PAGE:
6. This kind of thing is unfortunately not rare in the medical world. Too often residents are required to work 120+ hour weeks and the end result often is devastating. Imagine if a loved one passed away in the hospital and it was determined that his/her care was messed up because an exhausted doctor made a mistake. You can bet your last dollar that the hospital would find a way to make this doctor the sacrificial lamb, mouth platitudes about changing the current way of doing business, then continue doing the business the exact same way.

  7. So sad but true! Hospitals, teaching hospitals are the worse: are not the safest place to be when medically needed. Patients and their families have to be watchful and questioning. Mistakes are made every day. Doctors and nurses are human and some hospitals forget that. Money tends to be the ruling interest with the administration.

  8. VioletSky,
    Unfortunately it is a fact that overworked doctors and green interns on a learning curve do add to mortality in hospitals.

    Marja,
    Apparently, part of the problem is that the more senior doctors bully junior doctors into taking on more shifts.

  9. Caryn,
    Perhaps someone needs to do an expose on this showing how patients’ lives are put at risk from over-tired physicians, then maybe pressure from public and insurance firms may result in actual positive changes.

    geewits,
    Indeed a tragedy for everyone. But sometimes it takes a lot of push to overcome the inertia and change a system. But we have to push. I wouldn’t want anyone I love to be treated by a doctor that is over-tired or on drugs.

  10. Mark,
    You are correct. This is another example of the result of making decisions based on numbers instead of human needs.

    G.B.
    I hope your own experieces with the medical profession are more pleasant and your health care-givers are not similarly handicapped.

  11. That’s a problem here as well. And not only does it endanger the young doctors, it also puts their patients at risk I know I don’t want someone who is exhausted doing surgery or some procedure on me, or even making decisions about my care.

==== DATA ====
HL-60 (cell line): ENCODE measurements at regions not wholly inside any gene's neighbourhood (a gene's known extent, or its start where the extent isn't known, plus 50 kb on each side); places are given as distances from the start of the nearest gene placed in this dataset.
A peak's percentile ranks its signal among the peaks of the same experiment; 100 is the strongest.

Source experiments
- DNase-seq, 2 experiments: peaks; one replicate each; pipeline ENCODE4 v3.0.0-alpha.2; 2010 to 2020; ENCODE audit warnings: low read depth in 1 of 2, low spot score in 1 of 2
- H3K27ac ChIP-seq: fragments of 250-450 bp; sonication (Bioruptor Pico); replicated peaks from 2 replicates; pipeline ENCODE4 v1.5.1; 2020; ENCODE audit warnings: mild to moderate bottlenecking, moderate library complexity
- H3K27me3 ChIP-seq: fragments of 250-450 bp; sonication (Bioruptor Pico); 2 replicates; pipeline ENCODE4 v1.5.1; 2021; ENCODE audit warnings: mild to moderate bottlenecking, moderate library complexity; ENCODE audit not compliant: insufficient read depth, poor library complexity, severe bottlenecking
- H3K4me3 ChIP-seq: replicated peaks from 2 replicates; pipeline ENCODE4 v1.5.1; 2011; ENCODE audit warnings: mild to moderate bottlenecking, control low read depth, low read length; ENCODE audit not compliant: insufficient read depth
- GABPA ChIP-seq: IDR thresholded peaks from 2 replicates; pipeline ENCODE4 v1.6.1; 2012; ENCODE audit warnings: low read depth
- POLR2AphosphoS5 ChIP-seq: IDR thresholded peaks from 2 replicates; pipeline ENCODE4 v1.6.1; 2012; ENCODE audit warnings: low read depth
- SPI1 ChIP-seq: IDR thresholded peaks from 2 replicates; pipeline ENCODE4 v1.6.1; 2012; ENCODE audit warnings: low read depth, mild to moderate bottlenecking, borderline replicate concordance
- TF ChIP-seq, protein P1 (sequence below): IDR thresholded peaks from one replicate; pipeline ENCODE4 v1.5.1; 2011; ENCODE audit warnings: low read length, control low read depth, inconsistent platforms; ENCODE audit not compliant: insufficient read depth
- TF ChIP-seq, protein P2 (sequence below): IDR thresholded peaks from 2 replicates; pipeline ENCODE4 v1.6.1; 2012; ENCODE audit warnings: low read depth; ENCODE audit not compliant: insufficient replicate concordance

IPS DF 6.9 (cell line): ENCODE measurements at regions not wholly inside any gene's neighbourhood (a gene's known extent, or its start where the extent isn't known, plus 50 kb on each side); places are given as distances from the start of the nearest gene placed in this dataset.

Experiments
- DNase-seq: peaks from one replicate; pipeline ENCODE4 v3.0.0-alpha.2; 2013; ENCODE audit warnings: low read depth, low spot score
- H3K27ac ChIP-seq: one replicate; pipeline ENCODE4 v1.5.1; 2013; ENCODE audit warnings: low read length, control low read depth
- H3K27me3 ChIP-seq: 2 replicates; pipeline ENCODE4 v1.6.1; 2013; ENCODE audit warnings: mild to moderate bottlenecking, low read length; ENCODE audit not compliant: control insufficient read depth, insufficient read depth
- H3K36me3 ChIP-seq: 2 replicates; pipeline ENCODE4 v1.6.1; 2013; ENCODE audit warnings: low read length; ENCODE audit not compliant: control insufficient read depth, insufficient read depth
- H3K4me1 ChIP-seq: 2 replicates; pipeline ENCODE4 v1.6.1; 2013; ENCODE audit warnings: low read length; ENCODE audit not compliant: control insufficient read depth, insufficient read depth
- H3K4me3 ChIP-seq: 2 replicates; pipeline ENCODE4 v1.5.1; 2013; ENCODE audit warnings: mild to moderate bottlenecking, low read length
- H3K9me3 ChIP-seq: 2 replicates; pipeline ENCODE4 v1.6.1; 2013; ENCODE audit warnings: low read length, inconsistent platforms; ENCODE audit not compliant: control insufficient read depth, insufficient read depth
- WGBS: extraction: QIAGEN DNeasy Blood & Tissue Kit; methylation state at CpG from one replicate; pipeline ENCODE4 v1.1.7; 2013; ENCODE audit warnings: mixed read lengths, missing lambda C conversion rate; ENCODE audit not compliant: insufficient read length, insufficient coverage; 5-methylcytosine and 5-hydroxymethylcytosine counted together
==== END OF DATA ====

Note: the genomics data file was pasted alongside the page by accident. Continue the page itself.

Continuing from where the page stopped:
12. How awful! Can you imagine if your child went to the emergency room and saw that doctor? You, your child, and the doctor are caught in this draconian situations where only the greedy corporation and their share holders profit. Good lord that’s really horrible.

  13. Joyce is right, medical trainig hospitals are realy difficult. It was for years and years practice here that the young doctors had to take the emergeny and stand-by duties, often for more than two days in a row. Some years ago it became better because they went on strike and got it through that the time when they were “off duty” ( that is sleeping, but in the hospital, on the station, and ready to be kicked out of bed) were counted into their duty time.
    Seriously, no kidding.
    Abuse … I heared about it, but most avoided injections. The emergency case containes interesting things, no need to push.

  14. This is such a terribly sad story, and will send ripples into the entire community as well as the young doctor’s family. Yes, it truly is a waste of a most promising young life. I hope the administrators don’t cover up their unconscionable practices by stating that he was taking a recreational drug, thus blaming the victim.

  15. Hello – how are you, LGS? I vanished in MiddleFranconia for the last weeks (with terrible internet access), but heared with half-an-ear that there were (or are?) some turbulences in KL – I hope you and your family are safe and well.

  16. Exactly. A waste of a life with so much potential. What a very sad story, and I believe it happens everywhere, doctors burned out (and at what cost to patients) before they ever reach the point of having their own practices and making a decent wage.